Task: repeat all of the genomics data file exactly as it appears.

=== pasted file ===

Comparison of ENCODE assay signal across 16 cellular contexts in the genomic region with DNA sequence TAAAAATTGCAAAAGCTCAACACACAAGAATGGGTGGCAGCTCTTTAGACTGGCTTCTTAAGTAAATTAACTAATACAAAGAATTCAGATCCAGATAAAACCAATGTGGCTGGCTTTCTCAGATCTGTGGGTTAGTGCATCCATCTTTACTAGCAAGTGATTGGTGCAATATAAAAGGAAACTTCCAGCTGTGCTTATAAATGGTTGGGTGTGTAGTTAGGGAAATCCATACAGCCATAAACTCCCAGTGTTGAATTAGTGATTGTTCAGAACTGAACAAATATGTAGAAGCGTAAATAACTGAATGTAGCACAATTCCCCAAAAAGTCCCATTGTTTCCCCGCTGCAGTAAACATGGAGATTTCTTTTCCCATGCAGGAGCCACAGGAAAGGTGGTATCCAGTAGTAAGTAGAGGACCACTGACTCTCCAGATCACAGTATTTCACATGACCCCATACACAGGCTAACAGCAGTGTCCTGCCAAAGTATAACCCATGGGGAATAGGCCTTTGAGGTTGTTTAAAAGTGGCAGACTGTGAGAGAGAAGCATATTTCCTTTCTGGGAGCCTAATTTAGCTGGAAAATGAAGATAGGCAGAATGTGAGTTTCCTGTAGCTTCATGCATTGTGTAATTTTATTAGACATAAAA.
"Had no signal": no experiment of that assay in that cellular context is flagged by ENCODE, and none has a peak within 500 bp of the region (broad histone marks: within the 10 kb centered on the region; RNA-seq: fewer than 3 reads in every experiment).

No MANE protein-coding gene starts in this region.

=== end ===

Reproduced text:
Comparison of ENCODE assay signal across 16 cellular contexts in the genomic region with DNA sequence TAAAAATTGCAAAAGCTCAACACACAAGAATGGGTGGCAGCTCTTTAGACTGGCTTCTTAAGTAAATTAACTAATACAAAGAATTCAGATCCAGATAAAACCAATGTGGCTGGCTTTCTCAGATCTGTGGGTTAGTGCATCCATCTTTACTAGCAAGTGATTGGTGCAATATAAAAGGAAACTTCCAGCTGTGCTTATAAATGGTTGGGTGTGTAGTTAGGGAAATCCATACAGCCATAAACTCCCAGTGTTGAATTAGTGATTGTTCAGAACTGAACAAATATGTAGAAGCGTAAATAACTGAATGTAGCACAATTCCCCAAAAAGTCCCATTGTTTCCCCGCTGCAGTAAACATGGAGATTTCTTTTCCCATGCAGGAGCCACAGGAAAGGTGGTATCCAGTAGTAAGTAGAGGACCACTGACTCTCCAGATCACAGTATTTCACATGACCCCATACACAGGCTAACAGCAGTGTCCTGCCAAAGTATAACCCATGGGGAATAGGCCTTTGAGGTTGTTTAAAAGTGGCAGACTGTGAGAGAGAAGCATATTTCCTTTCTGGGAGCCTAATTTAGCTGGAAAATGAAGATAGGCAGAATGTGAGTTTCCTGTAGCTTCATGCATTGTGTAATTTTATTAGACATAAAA.
"Had no signal": no experiment of that assay in that cellular context is flagged by ENCODE, and none has a peak within 500 bp of the region (broad histone marks: within the 10 kb centered on the region; RNA-seq: fewer than 3 reads in every experiment).

No MANE protein-coding gene starts in this region.